NPM's signatures allow you to check that when you have a copy of the package, that it has the same contents as the package in the NPM registry. Thus, you can prove that a downloaded copy was not tampered with later. Signing packages is important in particular when mirrors or proxies are involved, and is done similarly by other package management systems.
This does not prove that it's the same contents as were uploaded by the package author, i.e. this signature does not defend against a malicious registry.
You correctly point out that the security of this approach hinges on knowing which keys are valid.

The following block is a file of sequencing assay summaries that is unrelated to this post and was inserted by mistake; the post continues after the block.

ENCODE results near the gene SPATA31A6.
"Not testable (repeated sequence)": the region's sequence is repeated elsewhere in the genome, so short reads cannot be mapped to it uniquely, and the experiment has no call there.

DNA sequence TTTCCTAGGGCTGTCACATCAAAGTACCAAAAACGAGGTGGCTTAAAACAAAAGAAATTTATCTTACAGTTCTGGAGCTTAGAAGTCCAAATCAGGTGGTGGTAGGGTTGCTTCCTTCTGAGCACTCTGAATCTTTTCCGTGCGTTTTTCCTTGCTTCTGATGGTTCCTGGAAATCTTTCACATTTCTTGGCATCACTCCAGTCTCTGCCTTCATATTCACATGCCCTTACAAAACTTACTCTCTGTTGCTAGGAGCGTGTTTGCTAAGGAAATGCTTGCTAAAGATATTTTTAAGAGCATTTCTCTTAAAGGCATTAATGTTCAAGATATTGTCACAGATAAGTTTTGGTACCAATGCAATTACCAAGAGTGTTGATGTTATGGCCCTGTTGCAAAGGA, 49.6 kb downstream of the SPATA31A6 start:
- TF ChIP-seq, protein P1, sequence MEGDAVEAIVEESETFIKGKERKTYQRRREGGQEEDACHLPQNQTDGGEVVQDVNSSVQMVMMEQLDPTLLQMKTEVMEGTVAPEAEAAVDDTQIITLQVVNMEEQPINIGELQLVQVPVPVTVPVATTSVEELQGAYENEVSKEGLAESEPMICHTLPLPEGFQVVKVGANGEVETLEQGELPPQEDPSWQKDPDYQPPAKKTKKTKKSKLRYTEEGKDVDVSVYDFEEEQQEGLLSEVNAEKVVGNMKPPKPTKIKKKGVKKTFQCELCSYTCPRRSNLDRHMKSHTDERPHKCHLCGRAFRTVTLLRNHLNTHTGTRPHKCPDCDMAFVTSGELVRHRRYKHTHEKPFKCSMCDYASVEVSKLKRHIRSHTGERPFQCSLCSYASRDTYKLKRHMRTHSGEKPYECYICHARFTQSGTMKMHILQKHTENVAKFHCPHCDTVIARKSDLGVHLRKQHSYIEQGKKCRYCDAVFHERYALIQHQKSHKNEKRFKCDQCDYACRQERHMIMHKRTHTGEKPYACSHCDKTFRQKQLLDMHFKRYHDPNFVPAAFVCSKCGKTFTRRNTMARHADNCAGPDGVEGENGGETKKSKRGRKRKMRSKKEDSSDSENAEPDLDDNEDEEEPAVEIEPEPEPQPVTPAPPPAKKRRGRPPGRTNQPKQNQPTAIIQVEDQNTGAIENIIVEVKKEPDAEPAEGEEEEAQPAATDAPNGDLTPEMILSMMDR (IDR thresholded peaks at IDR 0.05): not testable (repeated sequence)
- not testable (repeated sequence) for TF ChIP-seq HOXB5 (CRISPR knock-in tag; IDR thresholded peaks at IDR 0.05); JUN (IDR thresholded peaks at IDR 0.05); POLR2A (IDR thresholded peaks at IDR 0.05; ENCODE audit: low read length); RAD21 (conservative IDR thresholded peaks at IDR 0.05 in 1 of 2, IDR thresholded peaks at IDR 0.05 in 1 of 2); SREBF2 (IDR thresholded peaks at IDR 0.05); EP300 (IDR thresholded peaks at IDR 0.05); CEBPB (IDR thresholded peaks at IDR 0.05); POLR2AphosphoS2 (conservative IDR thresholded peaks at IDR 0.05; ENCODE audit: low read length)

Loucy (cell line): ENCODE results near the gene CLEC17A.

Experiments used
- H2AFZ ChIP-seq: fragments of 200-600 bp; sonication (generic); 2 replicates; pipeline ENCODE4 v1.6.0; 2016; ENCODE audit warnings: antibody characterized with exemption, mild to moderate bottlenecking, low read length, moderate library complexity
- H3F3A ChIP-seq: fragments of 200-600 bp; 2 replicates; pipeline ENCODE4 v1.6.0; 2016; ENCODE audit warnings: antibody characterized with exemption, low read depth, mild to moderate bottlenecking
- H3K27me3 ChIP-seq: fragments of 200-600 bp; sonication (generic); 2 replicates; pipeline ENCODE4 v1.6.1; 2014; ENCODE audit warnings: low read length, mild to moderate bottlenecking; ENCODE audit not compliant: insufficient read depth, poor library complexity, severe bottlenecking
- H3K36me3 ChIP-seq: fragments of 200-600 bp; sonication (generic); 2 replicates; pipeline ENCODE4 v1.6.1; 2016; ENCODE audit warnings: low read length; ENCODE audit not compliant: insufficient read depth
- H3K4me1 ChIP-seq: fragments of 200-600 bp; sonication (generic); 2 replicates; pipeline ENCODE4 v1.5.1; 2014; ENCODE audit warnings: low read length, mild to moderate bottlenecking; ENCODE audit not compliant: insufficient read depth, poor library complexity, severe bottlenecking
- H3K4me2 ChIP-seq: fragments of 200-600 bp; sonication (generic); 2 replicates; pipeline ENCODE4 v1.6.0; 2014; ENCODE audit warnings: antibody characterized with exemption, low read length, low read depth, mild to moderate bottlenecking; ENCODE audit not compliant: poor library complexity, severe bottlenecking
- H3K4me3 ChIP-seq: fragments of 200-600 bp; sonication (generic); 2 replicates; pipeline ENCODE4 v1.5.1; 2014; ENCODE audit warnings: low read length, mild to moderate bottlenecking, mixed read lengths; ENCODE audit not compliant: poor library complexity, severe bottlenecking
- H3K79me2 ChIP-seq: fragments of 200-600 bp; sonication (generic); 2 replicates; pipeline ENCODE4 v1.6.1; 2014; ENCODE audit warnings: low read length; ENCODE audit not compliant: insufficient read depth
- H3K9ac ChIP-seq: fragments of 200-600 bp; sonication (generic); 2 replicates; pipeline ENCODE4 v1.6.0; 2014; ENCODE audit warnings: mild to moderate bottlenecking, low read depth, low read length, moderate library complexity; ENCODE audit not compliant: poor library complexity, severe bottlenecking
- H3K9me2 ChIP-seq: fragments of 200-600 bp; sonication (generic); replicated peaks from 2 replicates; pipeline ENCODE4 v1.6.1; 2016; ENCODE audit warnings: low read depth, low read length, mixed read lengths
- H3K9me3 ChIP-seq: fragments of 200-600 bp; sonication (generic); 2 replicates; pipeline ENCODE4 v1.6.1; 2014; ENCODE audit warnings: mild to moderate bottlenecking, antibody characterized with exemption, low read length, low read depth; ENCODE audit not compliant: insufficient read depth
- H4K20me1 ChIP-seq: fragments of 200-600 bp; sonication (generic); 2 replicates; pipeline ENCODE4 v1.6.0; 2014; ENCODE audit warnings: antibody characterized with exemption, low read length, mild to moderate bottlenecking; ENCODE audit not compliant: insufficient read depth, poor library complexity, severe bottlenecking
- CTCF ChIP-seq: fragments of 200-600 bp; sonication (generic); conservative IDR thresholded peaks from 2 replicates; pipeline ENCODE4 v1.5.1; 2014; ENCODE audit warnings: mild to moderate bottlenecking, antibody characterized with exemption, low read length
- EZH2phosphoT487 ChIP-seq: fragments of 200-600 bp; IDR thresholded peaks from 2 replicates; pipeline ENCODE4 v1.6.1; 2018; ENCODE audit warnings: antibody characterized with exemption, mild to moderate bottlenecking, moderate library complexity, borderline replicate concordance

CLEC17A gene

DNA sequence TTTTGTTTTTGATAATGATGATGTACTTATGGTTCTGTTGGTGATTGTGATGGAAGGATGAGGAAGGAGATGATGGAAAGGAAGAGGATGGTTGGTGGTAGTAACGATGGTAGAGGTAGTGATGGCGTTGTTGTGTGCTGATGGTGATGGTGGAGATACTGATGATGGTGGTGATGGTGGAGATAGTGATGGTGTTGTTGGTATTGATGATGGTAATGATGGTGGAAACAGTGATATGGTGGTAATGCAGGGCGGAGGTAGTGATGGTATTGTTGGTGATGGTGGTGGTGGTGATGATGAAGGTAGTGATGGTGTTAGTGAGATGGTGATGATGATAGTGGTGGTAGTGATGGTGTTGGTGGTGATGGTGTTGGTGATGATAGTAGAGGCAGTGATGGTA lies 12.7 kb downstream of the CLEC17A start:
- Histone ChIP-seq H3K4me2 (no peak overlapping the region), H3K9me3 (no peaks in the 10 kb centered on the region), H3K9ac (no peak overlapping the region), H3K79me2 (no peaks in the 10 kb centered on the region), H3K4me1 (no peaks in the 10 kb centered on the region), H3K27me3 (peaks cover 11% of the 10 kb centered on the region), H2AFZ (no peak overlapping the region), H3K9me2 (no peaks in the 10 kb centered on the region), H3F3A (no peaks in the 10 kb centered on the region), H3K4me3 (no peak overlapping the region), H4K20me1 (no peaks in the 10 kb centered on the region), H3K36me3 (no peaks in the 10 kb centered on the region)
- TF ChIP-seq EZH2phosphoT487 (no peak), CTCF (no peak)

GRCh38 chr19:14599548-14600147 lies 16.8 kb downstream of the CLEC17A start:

- For PGP signatures, NPM has published its key on Keybase
- For ECDSA signatures, NPM publishes its keys through the NPM API
For example, the NPM documentation lists light-cycle as an example of a package with a signature. Its metadata contains:
(I removed the PGP signature since it is very long.)
Using https://registry.npmjs.org/-/npm/v1/keys, we can fetch NPM's keys:
We can see that the keyid in the signature matches the ID of one of NPM's keys, so that we could proceed to verify the signature.